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Lymphokine Res. 1987 Summer;6(3):215-27.

Recombinant interferons or interleukin-2 increase cytotoxicity by human monocytes and NK cells.


Human peripheral blood monocytes and NK cell enriched lymphocytes were purified by counterflow centrifugal elutriation. The cell populations were characterized by surface marker analysis using monoclonal antibodies. A variety of molecules were found to be capable of activating monocytes and NK cells to enhanced tumoricidal activity. Tumoricidal activity was evaluated using a colorimetric microassay. Numbers of tumor cell targets surviving exposure to monocytes or NK cells were calculated by computer analysis of colorimetric data derived by target cell-dependent dye reduction. The results indicated that monocyte effector cells were cytotoxic to the NK sensitive K562 cell line and to the monocyte sensitive TU5 line. Depletion of NK contaminants from the monocyte population by complement mediated cytolysis did not affect the capacity of the monocytes to kill either target. Monocyte mediated cytotoxicity was enhanced by treatment of the monocytes with recombinant IFN-alpha, IFN-beta, or IFN-tau; each in a dose-dependent manner. Simultaneous treatment of monocytes with IFN-alpha and IFN-tau resulted in additive but not synergistic effects. NK cell cytotoxicity was enhanced by treatment with IL-2 or IFN-tau. Enhancement of monocyte and NK cell cytotoxicity by IFN or IL-2 was dependent upon the time in culture of the effector cells, the duration of the effector phase, and the effector to target cell ratio. IFN or IL-2 treatment alone did not reduce target cell viability. The results suggest that monocytes as well as NK cells are capable of providing a natural defence against neoplasia, that monocytes can kill NK targets and NK cells can kill monocyte targets, and that these cytotoxic activities are enhanced by IFN or IL-2.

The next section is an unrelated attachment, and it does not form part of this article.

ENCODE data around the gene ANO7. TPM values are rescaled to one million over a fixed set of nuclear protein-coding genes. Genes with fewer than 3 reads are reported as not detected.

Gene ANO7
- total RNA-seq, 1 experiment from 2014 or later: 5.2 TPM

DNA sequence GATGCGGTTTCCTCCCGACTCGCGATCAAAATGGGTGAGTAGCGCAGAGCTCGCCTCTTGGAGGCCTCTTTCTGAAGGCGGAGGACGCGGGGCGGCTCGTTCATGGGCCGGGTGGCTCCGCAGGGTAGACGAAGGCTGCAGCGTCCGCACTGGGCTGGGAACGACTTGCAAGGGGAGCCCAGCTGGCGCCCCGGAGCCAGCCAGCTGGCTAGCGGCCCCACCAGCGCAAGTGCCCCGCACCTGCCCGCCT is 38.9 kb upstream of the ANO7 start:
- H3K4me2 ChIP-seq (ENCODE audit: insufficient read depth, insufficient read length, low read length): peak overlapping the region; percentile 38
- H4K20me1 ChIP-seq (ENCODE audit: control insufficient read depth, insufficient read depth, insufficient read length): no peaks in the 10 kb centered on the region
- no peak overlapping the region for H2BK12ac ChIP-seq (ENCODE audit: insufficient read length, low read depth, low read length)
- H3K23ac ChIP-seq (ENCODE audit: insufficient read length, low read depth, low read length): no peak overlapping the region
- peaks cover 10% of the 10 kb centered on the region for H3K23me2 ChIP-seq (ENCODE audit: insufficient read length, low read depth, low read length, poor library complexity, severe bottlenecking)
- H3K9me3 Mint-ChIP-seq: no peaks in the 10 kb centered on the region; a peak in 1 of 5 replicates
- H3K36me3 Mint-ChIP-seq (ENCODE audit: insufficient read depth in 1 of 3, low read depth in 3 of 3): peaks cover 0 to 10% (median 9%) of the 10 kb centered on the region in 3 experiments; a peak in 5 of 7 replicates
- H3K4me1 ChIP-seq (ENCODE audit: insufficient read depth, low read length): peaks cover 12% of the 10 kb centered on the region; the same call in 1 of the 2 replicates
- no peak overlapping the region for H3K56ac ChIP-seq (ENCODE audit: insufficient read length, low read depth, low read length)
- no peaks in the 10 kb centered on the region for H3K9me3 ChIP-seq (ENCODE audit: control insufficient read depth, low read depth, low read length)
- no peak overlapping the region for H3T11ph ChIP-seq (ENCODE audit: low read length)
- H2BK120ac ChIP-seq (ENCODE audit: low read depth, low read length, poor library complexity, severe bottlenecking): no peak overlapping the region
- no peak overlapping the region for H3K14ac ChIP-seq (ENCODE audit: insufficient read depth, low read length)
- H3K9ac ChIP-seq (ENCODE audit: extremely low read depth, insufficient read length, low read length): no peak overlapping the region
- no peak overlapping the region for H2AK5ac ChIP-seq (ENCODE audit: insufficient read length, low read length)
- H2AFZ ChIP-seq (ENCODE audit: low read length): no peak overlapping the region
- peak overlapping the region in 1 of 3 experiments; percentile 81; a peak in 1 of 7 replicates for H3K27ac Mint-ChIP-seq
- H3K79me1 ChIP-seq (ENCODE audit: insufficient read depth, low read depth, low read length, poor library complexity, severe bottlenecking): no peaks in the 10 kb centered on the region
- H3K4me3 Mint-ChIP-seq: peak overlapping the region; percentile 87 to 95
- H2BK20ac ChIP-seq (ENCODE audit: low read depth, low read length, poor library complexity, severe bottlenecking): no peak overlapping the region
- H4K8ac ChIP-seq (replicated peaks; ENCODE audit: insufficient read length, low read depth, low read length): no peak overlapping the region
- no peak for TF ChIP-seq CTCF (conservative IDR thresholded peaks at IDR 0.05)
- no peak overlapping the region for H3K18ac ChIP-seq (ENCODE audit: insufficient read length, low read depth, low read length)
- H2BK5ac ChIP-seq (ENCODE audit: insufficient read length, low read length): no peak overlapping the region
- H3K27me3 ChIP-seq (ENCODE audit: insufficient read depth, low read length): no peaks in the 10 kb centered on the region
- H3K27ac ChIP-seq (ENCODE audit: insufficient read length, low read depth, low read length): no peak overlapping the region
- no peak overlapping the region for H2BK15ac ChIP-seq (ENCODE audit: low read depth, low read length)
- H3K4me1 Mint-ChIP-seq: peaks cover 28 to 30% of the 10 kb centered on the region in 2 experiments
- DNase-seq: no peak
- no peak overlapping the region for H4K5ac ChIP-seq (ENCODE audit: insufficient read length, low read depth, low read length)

[Indexed for MEDLINE]

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